On Monday, two important bills working their way through the legislature, the paid sick leave bill and the equal pay bill, will be voted on. If enacted, these bills would presume employers are guilty when a lawsuit is brought against them unless they can prove their innocence. This is an unprecedented change to our legal system.
Equal Pay Bill Up for a Vote in the Assembly
On Monday, the Assembly is scheduled to vote on A2750, which has been described as a state-level Lilly Ledbetter Fair Pay Act. The New Jersey Civil Justice Institute is opposing this legislation because it goes much further than the federal law and makes changes to the fundamental underpinnings of our legal system.
The bill does three things, each of which would significantly increase the risk of unwarranted litigation and introduce considerable uncertainty into New Jersey’s civil justice system:
1. Create an employment information database to facilitate litigation based on statistical disparities.
2. Add additional factors to gender parity calculations. This would increase uncertainty over whether existing bargained-for employment relationships can be defended in court.
3. Disrupt the existing, stable, state and federal law on the appropriate period for allowable back pay arising out of gender discrimination litigation. Right now there is a two year statute of limitations in place, but it is not clear that limit would remain intact under this bill.
Each of these elements is troubling enough on its own, but together they compound the risk to employers.
For example, under the proposed law, an employee could begin a job out of college earning a competitive market wage for her chosen profession and remain with the same employer for her entire career. At the moment of her retirement, she could use the database of wage data to argue that her salary reflected a sex-based differential, and that her paychecks from the point of initial hire reflected one, long, continuing violation for which the statute of limitations had never begun to run, entitling her to compensatory damages for the entirety of her career.
In order to defend themselves against such a complaint, the business would have to prove their innocence since this legislation would shift the burden of proof from the employee to the employer. If a case were brought against them, a business would be assumed to be guilty unless they could prove their innocence. This is a radical, unprecedented change.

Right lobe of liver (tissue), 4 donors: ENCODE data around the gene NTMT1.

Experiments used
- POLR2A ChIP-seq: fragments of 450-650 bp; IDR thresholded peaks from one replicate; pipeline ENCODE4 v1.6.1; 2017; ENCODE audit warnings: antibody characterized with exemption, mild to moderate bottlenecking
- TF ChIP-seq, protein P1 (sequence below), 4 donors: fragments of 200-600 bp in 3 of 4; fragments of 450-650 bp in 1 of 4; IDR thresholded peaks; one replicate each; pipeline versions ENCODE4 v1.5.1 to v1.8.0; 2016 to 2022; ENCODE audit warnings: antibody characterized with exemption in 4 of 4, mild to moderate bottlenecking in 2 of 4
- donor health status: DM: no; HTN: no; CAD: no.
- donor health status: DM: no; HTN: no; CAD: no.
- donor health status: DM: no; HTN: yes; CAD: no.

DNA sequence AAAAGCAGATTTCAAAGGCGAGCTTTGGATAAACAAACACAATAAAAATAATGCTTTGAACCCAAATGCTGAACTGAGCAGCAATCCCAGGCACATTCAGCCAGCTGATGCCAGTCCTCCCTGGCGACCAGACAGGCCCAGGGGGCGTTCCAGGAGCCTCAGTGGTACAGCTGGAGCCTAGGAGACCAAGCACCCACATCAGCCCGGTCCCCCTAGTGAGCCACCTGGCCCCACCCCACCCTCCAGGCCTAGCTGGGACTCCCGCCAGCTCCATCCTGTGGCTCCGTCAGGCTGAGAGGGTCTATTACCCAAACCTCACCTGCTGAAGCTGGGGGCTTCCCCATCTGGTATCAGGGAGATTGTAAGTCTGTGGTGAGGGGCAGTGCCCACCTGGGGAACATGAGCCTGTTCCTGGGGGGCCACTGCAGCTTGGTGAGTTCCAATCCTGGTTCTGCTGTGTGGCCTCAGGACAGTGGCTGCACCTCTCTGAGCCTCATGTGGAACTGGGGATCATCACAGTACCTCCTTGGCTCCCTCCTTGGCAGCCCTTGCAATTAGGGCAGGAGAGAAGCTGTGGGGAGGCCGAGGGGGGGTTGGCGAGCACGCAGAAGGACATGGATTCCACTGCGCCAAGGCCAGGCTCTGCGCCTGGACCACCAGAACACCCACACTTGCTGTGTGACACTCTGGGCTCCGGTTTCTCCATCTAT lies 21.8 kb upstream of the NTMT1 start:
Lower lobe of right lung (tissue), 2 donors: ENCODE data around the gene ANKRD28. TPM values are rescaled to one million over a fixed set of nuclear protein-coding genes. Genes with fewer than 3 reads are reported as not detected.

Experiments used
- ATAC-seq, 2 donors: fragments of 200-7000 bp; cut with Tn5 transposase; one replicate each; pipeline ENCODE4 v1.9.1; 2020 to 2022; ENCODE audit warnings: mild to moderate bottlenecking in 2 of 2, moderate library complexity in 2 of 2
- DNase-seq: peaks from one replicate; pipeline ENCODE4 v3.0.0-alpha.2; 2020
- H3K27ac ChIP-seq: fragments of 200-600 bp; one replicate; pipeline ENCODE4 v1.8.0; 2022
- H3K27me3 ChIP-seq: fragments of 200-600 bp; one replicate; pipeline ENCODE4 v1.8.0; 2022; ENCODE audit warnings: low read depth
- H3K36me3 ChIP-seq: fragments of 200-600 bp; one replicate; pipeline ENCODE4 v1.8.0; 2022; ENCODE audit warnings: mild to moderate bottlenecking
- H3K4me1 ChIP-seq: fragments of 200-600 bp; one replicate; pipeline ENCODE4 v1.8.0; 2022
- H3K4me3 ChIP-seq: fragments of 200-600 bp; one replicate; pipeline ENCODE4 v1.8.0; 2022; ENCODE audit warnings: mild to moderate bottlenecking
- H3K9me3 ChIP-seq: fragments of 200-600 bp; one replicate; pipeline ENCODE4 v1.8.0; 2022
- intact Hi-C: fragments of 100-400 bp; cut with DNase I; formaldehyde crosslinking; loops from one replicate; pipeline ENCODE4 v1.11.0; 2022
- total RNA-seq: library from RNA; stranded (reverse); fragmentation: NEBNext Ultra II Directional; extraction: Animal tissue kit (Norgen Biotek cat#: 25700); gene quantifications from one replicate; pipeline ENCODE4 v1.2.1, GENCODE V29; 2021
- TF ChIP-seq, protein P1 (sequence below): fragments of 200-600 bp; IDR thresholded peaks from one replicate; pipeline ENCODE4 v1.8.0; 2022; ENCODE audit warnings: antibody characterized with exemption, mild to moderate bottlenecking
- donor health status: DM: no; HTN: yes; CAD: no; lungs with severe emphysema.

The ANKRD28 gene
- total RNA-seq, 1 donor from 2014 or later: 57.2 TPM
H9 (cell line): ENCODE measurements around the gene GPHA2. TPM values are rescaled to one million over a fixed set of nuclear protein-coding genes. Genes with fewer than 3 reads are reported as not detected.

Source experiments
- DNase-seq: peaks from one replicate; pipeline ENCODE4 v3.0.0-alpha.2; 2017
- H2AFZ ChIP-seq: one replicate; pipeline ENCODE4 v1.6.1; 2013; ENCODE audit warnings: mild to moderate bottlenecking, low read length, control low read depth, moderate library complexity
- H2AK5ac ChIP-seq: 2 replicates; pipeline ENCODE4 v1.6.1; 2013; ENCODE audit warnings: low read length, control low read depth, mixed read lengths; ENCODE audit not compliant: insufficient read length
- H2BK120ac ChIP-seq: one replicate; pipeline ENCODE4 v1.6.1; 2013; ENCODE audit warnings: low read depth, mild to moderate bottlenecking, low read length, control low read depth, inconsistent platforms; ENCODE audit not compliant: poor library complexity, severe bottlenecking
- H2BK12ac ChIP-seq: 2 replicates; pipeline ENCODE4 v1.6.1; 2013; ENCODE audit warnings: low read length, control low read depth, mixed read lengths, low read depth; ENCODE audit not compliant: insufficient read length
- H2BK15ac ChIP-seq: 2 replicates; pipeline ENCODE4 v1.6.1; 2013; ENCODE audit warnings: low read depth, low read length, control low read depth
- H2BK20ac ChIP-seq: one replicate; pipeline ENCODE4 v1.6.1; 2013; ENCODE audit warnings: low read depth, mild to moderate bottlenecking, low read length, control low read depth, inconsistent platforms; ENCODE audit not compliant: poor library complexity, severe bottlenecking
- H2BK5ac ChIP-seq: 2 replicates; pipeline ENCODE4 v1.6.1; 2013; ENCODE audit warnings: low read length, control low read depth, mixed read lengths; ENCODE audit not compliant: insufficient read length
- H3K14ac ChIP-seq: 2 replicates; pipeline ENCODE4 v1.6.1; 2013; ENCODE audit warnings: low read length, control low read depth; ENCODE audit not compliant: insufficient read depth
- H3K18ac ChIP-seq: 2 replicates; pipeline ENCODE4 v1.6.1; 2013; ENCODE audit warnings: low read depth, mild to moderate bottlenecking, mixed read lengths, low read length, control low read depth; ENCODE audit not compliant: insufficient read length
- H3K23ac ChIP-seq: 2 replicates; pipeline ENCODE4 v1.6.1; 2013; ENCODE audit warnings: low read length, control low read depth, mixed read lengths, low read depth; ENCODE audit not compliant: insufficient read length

On March 7, the Assembly State and Local Government Committee held a lengthy hearing on this bill that explored many of the concerns NJCJI has with this legislation (click here to listen to an audio recording of that hearing). Yet, the committee ultimately voted to send the bill to the full Assembly for a vote. It is now scheduled for a vote on Monday, March 14.
If passed, this bill will inspire lots of litigation, but there is no reason to believe it will do anything to solve the problem of unequal pay. Click here to contact your Assembly members and tell them to VOTE NO on A2750.
It is critical that we act now, because this bill has already been passed by the Senate.
Paid Sick Leave Legislation Scheduled for a Vote in the Senate
S799, which would require all businesses in the state to offer their employees paid sick leave, is up for a vote in the Senate on Monday. NJCJI has joined a slew of pro-business groups opposing this legislation, which is being sponsored by Sen. Weinberg (D – Teaneck).
While other organizations focus on the broader implications this bill will have on the state’s economy (see information on this from NJBIA), NJCJI is focused on how the highly prescriptive structure of the bill, compounded by the incentivized litigation enforcement mechanism, would deprive employers of the necessary flexibility to manage their business and respond to suspected abuse.
Under this legislation, an employer who does almost anything related to paid sick leave, including simply informing any person about the availability of paid sick leave, gets a 90 day window during which any adverse employment action they take is presumed to be retaliatory. If an employee files suit during that 90 day window, the burden is on the employer to prove in court that the action was unrelated to the employees’ sick leave-related activity.
It is not clear that reassignments to meet business demands would be lawful under this legislation, since “retaliatory action” is defined to include even an unfavorable work assignments. Under these conditions, employers would have difficulty effectively managing their employees without generating a lawsuit.
The expansive scope of potential liability is compounded by the severe penalties that attach to violations of this legislation. Plaintiffs are entitled to actual damages, plus an equal amount of punitive damages, plus attorney fees and court costs.
The high cost of litigation, and the financial risk of losing the case, mean many claims would settle immediately, regardless of their merit. These costs are all passed on to consumers.